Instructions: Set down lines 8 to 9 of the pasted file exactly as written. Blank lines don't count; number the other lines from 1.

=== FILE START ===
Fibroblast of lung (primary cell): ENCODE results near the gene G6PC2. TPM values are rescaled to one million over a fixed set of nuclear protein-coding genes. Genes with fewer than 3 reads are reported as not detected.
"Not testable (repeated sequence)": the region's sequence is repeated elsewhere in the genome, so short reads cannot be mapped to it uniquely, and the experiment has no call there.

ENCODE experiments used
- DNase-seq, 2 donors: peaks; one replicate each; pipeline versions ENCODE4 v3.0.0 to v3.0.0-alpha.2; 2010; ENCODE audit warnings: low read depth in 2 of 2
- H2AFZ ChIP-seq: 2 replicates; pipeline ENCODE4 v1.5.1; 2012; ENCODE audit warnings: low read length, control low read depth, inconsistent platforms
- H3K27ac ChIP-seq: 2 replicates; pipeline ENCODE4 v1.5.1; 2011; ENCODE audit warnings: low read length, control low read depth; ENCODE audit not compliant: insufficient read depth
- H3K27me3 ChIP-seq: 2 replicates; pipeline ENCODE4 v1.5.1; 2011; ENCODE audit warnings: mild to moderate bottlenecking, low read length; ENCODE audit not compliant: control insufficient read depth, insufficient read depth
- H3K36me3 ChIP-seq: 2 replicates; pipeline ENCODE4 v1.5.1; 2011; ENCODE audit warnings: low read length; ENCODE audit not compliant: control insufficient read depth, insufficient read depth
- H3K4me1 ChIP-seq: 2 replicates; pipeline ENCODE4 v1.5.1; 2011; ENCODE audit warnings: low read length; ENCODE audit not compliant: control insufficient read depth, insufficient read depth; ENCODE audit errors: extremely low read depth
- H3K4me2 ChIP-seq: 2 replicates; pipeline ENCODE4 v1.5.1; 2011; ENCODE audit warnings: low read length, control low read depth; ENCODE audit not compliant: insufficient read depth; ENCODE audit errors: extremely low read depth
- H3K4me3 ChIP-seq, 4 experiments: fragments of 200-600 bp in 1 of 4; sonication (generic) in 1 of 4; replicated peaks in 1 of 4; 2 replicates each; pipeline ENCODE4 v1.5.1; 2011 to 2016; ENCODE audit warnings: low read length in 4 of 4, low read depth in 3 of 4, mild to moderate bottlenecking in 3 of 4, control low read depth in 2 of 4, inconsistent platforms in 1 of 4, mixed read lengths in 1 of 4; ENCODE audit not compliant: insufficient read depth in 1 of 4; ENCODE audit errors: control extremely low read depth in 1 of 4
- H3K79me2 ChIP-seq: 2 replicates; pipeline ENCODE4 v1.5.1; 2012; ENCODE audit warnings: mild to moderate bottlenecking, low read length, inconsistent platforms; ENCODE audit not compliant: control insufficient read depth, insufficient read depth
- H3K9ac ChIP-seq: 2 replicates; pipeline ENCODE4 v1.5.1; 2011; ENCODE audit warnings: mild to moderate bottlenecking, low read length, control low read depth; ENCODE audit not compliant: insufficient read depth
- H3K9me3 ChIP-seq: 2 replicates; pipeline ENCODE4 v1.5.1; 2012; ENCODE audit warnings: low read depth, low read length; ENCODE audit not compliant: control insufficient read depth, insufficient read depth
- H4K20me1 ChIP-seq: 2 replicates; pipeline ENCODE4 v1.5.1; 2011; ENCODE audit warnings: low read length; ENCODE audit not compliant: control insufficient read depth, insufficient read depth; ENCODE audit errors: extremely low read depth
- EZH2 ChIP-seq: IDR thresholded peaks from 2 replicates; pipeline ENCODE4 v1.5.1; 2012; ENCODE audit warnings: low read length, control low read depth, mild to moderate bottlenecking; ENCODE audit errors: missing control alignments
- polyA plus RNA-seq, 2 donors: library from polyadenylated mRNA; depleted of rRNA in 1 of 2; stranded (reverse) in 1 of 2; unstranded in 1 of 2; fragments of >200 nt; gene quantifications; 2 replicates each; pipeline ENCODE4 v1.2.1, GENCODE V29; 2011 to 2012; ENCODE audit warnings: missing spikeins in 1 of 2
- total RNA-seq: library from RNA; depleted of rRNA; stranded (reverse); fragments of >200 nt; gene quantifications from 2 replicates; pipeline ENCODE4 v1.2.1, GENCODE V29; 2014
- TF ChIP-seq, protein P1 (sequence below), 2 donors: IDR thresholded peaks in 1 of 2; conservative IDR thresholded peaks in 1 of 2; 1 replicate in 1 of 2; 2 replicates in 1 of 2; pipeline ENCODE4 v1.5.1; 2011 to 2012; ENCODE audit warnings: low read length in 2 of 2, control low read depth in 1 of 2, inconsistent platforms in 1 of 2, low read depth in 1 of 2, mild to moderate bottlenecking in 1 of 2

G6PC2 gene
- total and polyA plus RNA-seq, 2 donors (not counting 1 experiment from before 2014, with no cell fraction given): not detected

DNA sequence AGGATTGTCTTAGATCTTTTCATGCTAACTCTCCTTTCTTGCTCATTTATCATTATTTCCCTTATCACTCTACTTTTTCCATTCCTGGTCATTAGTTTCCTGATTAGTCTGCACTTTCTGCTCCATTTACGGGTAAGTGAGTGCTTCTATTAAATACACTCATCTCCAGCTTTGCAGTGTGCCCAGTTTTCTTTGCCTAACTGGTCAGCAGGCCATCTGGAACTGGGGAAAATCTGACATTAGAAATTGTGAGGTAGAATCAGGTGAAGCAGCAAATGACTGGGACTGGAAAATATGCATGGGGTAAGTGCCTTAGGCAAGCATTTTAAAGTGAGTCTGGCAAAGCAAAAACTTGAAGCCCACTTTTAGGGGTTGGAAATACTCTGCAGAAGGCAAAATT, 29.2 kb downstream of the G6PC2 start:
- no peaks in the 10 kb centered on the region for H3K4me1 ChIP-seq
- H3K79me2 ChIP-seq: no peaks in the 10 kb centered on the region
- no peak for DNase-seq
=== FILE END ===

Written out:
- H3K36me3 ChIP-seq: 2 replicates; pipeline ENCODE4 v1.5.1; 2011; ENCODE audit warnings: low read length; ENCODE audit not compliant: control insufficient read depth, insufficient read depth
- H3K4me1 ChIP-seq: 2 replicates; pipeline ENCODE4 v1.5.1; 2011; ENCODE audit warnings: low read length; ENCODE audit not compliant: control insufficient read depth, insufficient read depth; ENCODE audit errors: extremely low read depth